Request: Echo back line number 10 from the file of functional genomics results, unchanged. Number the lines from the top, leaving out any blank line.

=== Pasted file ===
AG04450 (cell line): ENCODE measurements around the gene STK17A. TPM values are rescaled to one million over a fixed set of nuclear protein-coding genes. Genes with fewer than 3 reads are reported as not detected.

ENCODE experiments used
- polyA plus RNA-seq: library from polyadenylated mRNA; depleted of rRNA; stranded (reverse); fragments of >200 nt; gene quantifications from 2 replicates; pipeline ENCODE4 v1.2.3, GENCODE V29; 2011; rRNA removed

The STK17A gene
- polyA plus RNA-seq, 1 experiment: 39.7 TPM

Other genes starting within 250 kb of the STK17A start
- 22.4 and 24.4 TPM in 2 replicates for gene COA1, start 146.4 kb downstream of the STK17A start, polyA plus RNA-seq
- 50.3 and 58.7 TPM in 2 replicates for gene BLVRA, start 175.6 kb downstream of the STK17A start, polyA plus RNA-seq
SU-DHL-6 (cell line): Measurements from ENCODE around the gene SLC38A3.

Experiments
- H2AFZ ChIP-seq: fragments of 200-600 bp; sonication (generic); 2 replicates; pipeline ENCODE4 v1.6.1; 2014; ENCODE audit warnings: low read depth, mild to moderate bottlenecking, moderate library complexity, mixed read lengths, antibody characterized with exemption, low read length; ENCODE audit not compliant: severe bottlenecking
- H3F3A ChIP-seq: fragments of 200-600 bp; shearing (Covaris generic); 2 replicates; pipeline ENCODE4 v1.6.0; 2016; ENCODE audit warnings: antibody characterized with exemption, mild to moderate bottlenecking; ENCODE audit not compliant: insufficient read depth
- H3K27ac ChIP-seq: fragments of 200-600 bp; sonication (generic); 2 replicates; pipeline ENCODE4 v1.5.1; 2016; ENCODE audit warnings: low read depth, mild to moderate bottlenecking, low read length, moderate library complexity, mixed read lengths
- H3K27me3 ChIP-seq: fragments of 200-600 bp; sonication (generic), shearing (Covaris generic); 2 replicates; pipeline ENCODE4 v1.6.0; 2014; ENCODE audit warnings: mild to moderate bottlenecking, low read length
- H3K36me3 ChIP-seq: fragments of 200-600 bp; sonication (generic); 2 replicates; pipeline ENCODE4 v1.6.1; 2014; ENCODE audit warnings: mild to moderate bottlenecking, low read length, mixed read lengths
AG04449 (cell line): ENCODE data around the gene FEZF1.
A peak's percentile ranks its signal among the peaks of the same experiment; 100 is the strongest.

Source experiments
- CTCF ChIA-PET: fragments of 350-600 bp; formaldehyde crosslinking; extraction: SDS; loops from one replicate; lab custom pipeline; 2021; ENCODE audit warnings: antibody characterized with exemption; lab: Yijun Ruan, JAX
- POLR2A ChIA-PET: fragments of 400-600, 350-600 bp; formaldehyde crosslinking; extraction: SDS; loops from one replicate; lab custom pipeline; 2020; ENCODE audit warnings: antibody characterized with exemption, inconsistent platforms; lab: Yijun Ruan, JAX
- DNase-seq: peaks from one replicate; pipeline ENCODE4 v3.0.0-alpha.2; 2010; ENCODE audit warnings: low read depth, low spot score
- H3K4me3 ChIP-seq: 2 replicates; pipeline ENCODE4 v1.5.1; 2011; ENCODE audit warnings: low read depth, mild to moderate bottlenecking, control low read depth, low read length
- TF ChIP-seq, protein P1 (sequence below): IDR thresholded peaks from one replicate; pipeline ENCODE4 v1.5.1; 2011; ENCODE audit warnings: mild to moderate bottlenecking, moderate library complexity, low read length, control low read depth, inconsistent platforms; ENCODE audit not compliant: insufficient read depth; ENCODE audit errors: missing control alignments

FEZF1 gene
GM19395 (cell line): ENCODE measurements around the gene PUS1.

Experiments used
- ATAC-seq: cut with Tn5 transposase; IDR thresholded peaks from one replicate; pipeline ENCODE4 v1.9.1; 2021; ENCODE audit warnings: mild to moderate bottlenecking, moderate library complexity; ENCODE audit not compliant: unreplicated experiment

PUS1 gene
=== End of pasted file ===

Experiments